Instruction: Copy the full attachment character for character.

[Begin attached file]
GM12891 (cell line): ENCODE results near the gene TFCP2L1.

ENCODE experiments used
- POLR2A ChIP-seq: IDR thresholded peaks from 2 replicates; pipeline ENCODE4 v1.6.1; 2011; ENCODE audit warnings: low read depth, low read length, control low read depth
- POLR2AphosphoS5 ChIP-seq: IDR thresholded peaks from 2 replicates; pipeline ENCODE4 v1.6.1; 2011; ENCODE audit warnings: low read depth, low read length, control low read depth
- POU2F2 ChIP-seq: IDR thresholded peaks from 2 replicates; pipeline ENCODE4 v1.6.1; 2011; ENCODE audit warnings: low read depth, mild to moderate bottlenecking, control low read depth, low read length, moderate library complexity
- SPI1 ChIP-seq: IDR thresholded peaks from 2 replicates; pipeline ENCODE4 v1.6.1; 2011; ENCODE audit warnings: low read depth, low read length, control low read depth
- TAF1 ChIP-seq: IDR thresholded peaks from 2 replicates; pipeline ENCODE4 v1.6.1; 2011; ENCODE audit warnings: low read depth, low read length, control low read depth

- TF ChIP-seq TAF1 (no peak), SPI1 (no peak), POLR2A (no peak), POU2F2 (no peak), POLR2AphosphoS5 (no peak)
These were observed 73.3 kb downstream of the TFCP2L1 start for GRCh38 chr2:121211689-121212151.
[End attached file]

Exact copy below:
GM12891 (cell line): ENCODE results near the gene TFCP2L1.

ENCODE experiments used
- POLR2A ChIP-seq: IDR thresholded peaks from 2 replicates; pipeline ENCODE4 v1.6.1; 2011; ENCODE audit warnings: low read depth, low read length, control low read depth
- POLR2AphosphoS5 ChIP-seq: IDR thresholded peaks from 2 replicates; pipeline ENCODE4 v1.6.1; 2011; ENCODE audit warnings: low read depth, low read length, control low read depth
- POU2F2 ChIP-seq: IDR thresholded peaks from 2 replicates; pipeline ENCODE4 v1.6.1; 2011; ENCODE audit warnings: low read depth, mild to moderate bottlenecking, control low read depth, low read length, moderate library complexity
- SPI1 ChIP-seq: IDR thresholded peaks from 2 replicates; pipeline ENCODE4 v1.6.1; 2011; ENCODE audit warnings: low read depth, low read length, control low read depth
- TAF1 ChIP-seq: IDR thresholded peaks from 2 replicates; pipeline ENCODE4 v1.6.1; 2011; ENCODE audit warnings: low read depth, low read length, control low read depth

- TF ChIP-seq TAF1 (no peak), SPI1 (no peak), POLR2A (no peak), POU2F2 (no peak), POLR2AphosphoS5 (no peak)
These were observed 73.3 kb downstream of the TFCP2L1 start for GRCh38 chr2:121211689-121212151.